Our Motivation for Entrepreneurship

A Sonic Bloom Story

Sonic Bloom is a music technology company founded by two lifelong friends: Eric Robinson and myself, Justin Stanizzi. Our friendship was founded on a shared awkward, geeky love of movies and video games. Embedded in a group of other like-minded friends and fueled by Mountain Dew and Bagel Bites, we spent many long nights watching hours of B horror movies, Die Hard marathons, and filmographies from edgy new directors. Our weird corner of the world enabled us to be nerdy intellectuals (well... perhaps by high school standards). By having a non-judgemental place to be ourselves, we were provided with a surprisingly thoughtful forum to talk about what we found interesting in the writing, directing, cinematography, and music across all of the media we consumed during those long nights.

As our group of merry misfits slowly disbanded under the pressures of college life, one common thread remained true: a passion for the creation of media. Many of us went on to direct films, become playwrights, and create video games. Eric and I were in the latter group. While we took different paths, we both found our way into top music game companies, albeit on opposite sides of the world. Eric went to work for Tokyo-based iNiS, the creators of Elite Beat Agents, LIPS, and The Black Eyed Peas Experience, while I went to work for Boston-based Harmonix, creators of Guitar Hero, Rock Band, and Dance Central.


It didn’t take long before we began to compare notes about our experiences at these companies. Slowly but surely, we began to realize just how underutilized music actually was. Here is this powerful tool for setting mood; for driving impact and emotion… why is it so frequently relegated to simple “background noise”? In this we saw an opportunity to reshape gameplay experiences by using the music as timing for gameplay rather than vice versa.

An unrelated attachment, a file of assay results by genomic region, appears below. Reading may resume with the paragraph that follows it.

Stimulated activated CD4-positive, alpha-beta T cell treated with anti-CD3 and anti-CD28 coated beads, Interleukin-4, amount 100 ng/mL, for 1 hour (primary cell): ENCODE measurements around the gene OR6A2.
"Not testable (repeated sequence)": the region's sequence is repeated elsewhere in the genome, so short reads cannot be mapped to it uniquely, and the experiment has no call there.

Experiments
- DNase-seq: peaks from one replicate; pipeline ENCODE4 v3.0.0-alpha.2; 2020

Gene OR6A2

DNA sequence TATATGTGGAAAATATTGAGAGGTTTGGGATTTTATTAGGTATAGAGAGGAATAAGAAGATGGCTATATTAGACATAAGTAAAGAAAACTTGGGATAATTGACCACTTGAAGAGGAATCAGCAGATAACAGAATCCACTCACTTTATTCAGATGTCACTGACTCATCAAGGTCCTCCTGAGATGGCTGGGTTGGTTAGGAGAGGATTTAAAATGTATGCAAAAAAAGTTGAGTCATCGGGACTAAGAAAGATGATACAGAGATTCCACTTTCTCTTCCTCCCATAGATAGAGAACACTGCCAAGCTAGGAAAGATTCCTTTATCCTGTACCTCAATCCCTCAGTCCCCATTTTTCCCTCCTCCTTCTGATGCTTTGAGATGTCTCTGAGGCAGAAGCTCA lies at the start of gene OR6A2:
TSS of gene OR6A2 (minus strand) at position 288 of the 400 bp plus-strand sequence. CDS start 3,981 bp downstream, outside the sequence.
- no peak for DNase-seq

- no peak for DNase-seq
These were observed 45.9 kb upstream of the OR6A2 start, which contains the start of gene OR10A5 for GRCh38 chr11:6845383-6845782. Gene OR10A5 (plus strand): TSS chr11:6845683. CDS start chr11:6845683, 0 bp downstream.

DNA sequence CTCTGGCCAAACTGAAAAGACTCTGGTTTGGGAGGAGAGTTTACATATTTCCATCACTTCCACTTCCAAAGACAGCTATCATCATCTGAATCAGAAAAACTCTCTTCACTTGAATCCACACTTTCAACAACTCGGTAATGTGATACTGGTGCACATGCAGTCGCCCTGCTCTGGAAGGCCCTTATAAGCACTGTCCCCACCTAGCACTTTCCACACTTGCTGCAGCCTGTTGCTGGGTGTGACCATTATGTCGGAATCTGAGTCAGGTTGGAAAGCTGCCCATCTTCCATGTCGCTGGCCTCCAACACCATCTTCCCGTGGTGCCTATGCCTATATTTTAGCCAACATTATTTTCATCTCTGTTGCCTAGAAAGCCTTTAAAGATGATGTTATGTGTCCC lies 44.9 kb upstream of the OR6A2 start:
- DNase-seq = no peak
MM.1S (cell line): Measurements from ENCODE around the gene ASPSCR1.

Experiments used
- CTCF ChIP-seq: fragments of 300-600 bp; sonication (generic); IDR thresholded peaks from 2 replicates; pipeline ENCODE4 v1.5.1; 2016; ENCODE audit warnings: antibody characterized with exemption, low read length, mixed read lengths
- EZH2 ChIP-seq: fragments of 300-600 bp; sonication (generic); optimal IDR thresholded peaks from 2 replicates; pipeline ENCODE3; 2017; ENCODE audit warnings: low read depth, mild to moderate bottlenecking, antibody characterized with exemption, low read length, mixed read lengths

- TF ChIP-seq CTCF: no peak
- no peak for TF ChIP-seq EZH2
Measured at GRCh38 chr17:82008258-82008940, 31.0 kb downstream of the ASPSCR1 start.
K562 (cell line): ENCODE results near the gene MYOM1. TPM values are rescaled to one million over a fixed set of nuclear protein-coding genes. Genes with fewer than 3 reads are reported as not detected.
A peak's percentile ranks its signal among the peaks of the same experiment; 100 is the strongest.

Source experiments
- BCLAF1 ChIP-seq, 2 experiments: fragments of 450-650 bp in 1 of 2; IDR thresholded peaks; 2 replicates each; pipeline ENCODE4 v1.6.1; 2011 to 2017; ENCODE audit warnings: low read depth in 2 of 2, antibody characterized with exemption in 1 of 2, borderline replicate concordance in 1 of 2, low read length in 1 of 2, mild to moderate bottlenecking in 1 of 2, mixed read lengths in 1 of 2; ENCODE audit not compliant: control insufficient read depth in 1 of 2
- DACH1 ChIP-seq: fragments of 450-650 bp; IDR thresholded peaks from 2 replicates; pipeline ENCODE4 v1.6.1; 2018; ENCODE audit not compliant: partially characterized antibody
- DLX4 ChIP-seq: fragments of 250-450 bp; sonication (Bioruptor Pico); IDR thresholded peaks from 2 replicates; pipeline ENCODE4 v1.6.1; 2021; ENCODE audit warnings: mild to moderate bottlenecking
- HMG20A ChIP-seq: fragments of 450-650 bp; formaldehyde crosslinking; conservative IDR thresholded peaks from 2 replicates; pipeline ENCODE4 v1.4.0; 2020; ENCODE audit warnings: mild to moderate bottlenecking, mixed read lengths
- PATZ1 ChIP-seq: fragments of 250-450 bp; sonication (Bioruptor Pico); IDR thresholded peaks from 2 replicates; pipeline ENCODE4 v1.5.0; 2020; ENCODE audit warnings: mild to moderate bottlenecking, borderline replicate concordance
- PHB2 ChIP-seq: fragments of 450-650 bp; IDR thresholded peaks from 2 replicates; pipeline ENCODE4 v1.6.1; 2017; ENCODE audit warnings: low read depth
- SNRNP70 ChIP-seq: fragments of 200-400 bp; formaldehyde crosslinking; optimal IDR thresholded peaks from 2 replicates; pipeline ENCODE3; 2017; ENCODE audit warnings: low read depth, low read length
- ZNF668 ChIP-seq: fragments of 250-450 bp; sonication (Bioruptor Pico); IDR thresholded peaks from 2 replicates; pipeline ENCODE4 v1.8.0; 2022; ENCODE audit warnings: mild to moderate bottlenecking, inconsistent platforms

We envisioned a product that would allow the game to change music and the music to change the game - to make the music fully interactive, if you will. This product would allow space for full player autonomy and agency while simultaneously supporting music that adapts and reacts to action like it was scored for the player’s experience. We built this product and called it Koreographer. Koreographer is a proactive music system that enables game developers to build music into their games in new ways. We were satisfied with the success of Koreographer and then turned our attention to the rest of digital media.

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Licensing music wasn’t just a challenge for video game developers. It was a challenge for anyone trying to work with music. So, we took a step back and looked at what it took to license music for adjacent industries. We interviewed video creators and discovered that finding and licensing music was a constant point of contention. Our suspicions confirmed, we set out to figure out how to improve music discovery and licensing for games, video, podcasts, and more.

Our research revealed that production music licensing is a crazy, fractured state of affairs. Veteran companies such as APM would cater to film studios while Pond5 was a service nearly tailor-made for the new explosion in live streaming and YouTube content creation. The quality of the music between the libraries were not drastically different, but the licenses certainly were. This wasn’t an isolated result, either, but turned out to be indicative of the greater industry. The options for shopping number in the thousands: a handful of large companies corral music tracks by the hundreds of thousands, while numerous small libraries serve niche tastes and needs. We estimate that there are at least 5 million pieces of music from just the largest libraries out there. The icing on the cake? Every one of these libraries has its own licensing structure and most don’t make it easy to find the details.


Finding music - finding the right music - in such a landscape is an overwhelming challenge. Not only do you need something that fits thematically, but you need something that then fits your project legally. That said, the wealth of music out there shouldn’t inhibit anyone from finding the perfect music for their projects. This is why we built Bard: to make it easy to find music from across many different libraries while taking the guesswork out of the licensing. Bard is our love letter to media creators. We’re striving to reshape how the music industry deals with new media: to improve the discovery, licensing, and, eventually, the utilization of music in media from games to videos and beyond.

It’s still early days for Bard, so if you give it a shot we’d love to hear what you think!